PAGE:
The stock market has now dropped below a crucial 12,110 support point from March 2007, and the next support point lies around 10,040 which is another 17% down from where we are today. This could be very ugly. An interesting stat is that the Saudi’s have invested over $900 billion (undoubtedly in USA oil cash), in American equities themselves. That’s right folks, the $900 billion the Saudi’s own in American equities is approaching 10% of America. We give them cash for oil, burn the oil, and in exchange, they literally use that cash to actually OWN our companies – 10% of all of them. That percentage will only grow over time, unless they pull out of the US market, a move which would cause the market to take the elevator, not the escalator down.
From the monthly archives:
That’s a quote straight from Mr. Jim Kramer and I have to agree with him again. If Federal Reserve Chairman Ben Bernake would suddenly resign right now, we would see a nice boost; however, from what I can completely and blindly comment on from my immediate surroundings, there are fundamental real estate and consumer spending issues that could take many months to a year to shake out, and that’s why I think a high of 14,100 may be hard to take out by the end of 2009, though I wouldn’t mind seeing it happen.
UPDATE: The market crashed and burned in 2008. 14,000 seems a long ways away in 2009.
I’m on my fourth Honda and I must say that I love Honda products. However, I have to point out the one, highly annoying aspect of my latest Honda that may prevent me from purchasing another Honda in the future. The little yellow check engine icon comes on sporadically, and no, the engine is just fine. Basically, it’s a false alarm. My old 1994 Civic hatchback used to have the check engine light come on when I was driving down a steep hill. I believe this is because air entered the engine are through the hood when driving down hill and caused the sensor to trigger the check engine light; however, this time around with a brand new 2007 Accord, the light just seems to come on sporadically, particularly when the car is cold and the gas tank is above half full. It seems that Honda, in the 13 years between 1994 and 2007 has been unable to successfully fix the check engine light from false alarms. I am annoyed. Very annoyed, as I cannot possibly think of a bigger waste of time than taking a brand new car back to a dealership for a totally unnecessary repair / check up / fix up. I really don’t wanna try and pull a fuse, but I’m considering the idea.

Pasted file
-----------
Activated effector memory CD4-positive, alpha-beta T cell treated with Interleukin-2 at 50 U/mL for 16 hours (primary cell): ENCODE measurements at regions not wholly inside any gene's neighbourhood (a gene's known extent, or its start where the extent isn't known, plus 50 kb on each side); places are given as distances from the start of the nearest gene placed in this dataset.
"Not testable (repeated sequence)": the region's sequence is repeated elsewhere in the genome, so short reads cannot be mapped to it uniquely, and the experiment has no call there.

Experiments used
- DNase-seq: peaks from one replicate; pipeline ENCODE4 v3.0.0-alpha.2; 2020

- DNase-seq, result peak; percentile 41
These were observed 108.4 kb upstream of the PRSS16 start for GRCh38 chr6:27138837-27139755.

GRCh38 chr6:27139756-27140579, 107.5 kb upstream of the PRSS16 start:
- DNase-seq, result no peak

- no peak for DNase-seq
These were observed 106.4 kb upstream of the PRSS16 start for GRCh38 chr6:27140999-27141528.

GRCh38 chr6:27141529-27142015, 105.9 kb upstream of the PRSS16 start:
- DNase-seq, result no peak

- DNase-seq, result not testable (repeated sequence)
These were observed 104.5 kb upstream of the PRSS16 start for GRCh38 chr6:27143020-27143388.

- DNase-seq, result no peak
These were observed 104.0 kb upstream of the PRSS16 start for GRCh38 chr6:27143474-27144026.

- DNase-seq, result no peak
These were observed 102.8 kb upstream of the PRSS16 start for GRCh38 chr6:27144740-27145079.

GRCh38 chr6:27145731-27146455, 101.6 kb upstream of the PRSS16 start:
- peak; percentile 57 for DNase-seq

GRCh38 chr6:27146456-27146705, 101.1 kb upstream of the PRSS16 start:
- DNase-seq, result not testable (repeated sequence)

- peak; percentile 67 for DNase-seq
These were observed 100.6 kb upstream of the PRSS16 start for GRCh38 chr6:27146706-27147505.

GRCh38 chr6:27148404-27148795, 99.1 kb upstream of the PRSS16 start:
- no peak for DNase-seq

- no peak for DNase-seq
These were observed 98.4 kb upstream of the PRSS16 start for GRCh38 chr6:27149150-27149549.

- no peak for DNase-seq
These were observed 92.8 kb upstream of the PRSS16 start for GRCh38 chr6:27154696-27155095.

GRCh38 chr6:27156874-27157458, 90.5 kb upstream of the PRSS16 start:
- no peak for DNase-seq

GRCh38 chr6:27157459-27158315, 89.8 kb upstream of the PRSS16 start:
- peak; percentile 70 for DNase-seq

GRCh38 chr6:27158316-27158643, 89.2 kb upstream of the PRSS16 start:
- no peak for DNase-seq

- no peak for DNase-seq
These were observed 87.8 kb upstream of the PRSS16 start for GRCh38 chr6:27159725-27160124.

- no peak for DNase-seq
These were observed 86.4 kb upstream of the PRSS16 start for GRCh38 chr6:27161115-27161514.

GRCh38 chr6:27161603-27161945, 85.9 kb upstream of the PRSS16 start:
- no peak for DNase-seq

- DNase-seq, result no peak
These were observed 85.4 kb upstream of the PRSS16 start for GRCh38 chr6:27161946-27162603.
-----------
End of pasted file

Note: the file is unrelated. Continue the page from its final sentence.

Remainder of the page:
Oracle Founder Larry Ellison’s IPO of NetSuite (NYSE: N) is the popular stock picker’s public confirmation that browser based softwares are the wave of the future, where all you need is an internet connection and a browser – not even a hard drive. Browser based softwares including Salesforce (NYSE: CRM), Concur (NASDAQ: CNQR), and Intuit’s TurboTaxOnline and QuickbooksOnline (NASDAQ: INTU), whereby no desktop software need to be installed and users simply pay a monthly license fee while the provider manages all of the backups, storage, etc. are sweeping the accounting software business and rightfully so. It’s only a matter of time before Microsoft’s Dynamics GP (formerly known as Great Plains) will adjust and starts offering it’s own solution, along with it’s CRM package, through a fully integrated online portal. If they don’t offer a cloud based accounting product, Microsoft’s may lose customers to the likes of Salesforce.com, NetSuite, Intuit, and Concur.